Different Strokes For Different Folks
January 7, 2014
For most foreign companies coming to us for advice on recruitment trends in Vietnam, the most commonly asked questions related to culture,...
Asian people tend to be family-oriented and Vietnam is no exception. They value family traditions and sentiments. Ideas and feedback from their surroundings are also greatly appreciated. Vietnamese pay much attention to feelings, while on the other hand are quite sensitive and flexible. They take advice from relatives, friends, and family regarding key decisions in life, such as the choice of university and where to work.
They prefer building up a small team or following any trends in the company. They love to share and be cared for both at work and in their personal life. While Westerners recognize the value of the individual, Vietnamese recognize team and community values. They tend to seek compromises. Being direct or straight to the point is not common.
Many multinational companies (MNCs) have struggled to penetrate into other countries because of culture shock. While Western countries work on performance-based criteria and Japanese companies on discipline-based criteria, Vietnamese work on people-based criteria. This leads to different relationships and interactions between leaders and employees, with there being some degree of equality in Western countries, a clear gap in Japan, and a sense of working closer together in Vietnam.
The cultural differences in Vietnam are significant. Southerners are more open and straightforward, northerners are more thoughtful and diplomatic, while those in the central region are more detailed, careful and family-oriented. Southerners are therefore better suited to jobs with sales or trading functions, while diplomatic and technical/engineering jobs are a better fit for northerners and people from the central region.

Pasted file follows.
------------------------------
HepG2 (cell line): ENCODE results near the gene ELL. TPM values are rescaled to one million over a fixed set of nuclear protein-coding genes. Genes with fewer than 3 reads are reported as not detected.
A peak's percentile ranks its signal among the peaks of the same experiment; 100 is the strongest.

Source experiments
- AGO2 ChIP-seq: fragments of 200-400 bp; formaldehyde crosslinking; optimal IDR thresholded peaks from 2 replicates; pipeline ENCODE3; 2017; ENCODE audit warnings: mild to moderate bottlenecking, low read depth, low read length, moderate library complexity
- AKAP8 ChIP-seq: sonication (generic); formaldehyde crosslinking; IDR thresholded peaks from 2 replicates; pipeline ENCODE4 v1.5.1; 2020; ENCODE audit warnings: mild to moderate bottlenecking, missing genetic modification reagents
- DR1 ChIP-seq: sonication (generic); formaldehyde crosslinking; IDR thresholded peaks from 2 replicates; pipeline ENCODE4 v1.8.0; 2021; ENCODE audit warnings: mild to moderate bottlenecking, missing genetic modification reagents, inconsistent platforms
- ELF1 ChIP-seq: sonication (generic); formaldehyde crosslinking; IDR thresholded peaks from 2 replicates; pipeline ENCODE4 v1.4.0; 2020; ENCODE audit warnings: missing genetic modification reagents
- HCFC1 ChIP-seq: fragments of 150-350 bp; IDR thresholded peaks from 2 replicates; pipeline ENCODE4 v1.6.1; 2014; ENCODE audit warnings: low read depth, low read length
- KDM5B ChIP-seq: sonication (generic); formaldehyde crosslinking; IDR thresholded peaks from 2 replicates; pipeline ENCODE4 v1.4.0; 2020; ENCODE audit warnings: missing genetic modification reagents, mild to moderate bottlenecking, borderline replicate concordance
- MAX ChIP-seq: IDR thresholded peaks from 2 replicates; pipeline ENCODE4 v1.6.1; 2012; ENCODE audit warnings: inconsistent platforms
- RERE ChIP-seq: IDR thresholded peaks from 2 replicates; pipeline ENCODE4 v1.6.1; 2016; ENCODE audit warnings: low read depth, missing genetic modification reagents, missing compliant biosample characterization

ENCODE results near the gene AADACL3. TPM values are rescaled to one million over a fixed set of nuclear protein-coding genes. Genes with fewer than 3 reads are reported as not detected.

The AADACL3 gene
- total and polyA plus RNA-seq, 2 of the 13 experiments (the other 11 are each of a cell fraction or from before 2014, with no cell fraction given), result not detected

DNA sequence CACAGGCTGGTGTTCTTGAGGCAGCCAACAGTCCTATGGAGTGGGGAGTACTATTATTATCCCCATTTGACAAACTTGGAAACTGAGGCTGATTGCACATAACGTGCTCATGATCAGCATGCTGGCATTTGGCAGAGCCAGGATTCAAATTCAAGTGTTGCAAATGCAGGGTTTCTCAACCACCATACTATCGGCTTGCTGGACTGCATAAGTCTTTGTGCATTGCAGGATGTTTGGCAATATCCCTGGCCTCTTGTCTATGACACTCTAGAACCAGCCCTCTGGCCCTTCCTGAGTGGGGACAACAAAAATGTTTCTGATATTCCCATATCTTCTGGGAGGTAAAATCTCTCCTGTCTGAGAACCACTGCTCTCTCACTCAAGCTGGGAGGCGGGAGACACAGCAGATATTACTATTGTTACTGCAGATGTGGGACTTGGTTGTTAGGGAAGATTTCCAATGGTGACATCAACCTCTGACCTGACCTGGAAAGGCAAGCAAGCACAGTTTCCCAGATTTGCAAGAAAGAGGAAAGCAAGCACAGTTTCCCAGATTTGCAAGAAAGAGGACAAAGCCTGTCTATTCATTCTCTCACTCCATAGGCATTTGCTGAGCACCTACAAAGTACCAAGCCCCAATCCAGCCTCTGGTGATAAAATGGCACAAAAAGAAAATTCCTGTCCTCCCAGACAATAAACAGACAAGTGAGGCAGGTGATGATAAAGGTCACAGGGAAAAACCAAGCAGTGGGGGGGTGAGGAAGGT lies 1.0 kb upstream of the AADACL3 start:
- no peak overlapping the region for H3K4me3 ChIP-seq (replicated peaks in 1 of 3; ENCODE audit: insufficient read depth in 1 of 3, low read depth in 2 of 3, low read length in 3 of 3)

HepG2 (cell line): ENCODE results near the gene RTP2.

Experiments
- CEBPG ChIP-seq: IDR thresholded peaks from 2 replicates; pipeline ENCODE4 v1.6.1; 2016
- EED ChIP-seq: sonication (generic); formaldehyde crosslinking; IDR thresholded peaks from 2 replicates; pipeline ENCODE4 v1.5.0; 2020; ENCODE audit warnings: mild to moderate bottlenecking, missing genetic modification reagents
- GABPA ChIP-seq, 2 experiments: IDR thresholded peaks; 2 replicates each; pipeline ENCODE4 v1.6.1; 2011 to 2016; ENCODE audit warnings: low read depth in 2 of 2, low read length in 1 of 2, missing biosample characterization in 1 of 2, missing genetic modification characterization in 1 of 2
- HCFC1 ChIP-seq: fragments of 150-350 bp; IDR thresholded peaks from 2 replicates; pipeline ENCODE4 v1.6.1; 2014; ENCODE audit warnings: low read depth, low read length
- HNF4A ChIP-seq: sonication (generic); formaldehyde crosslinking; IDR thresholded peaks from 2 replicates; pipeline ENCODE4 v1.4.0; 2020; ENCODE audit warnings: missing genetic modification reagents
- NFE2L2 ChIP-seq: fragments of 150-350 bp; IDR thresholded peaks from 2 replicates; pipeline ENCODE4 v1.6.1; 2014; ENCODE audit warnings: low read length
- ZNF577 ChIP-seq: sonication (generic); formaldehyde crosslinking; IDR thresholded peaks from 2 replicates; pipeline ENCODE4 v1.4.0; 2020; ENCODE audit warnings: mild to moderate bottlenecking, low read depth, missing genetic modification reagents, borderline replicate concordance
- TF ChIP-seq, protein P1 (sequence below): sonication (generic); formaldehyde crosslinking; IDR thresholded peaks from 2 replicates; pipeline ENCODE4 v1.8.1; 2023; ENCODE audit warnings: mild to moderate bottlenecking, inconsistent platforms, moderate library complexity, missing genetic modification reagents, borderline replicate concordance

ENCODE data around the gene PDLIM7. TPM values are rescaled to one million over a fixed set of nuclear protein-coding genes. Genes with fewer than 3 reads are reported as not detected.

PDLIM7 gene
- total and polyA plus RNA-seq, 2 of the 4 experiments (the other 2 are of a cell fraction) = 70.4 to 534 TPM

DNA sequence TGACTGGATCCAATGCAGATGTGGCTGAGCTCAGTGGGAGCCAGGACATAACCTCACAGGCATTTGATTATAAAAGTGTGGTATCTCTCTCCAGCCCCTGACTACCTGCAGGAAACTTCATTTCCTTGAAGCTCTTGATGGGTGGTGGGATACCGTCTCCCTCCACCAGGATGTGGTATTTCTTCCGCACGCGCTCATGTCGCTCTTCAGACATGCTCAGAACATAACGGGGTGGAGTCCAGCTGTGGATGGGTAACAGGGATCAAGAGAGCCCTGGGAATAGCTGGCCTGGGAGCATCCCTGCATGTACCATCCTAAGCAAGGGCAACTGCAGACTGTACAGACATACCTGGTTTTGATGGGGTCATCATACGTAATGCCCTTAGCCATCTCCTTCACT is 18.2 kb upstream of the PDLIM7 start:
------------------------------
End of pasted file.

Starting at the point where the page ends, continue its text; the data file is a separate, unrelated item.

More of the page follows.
Understanding the values of Vietnamese people helps new companies setting up in the county to gain insights into people management, which provides a firm foundation for their business operations and development.
Vietnamese employees are motivated by compliments and, conversely, discouraged by criticism. Leaders must, therefore, be tactful and delicate when providing feedback and complement their staff when a job is well done. It is also recommended that employees’ families are cared for too, as family (parents, spouses, and children) play an important role in employees’ lives. For this reason, many foreign companies in Vietnam organize activities to engage employees’ families with the company, such as short trips, family days and inviting family members to special company events.
People management in Vietnam requires a lot of leadership skills, in managing them, motivating them, inspiring them, and engaging them. Vietnamese workers, though, are industrious, keen to learn new things, and are highly adaptable, and many foreign leaders agree that “being a leader in Vietnam is an interesting job. It isn’t difficult or challenging if you take the time to understand your staff. They will reward you with much more.”
Click here to view the article on Vietnam Economic Times in June 2014.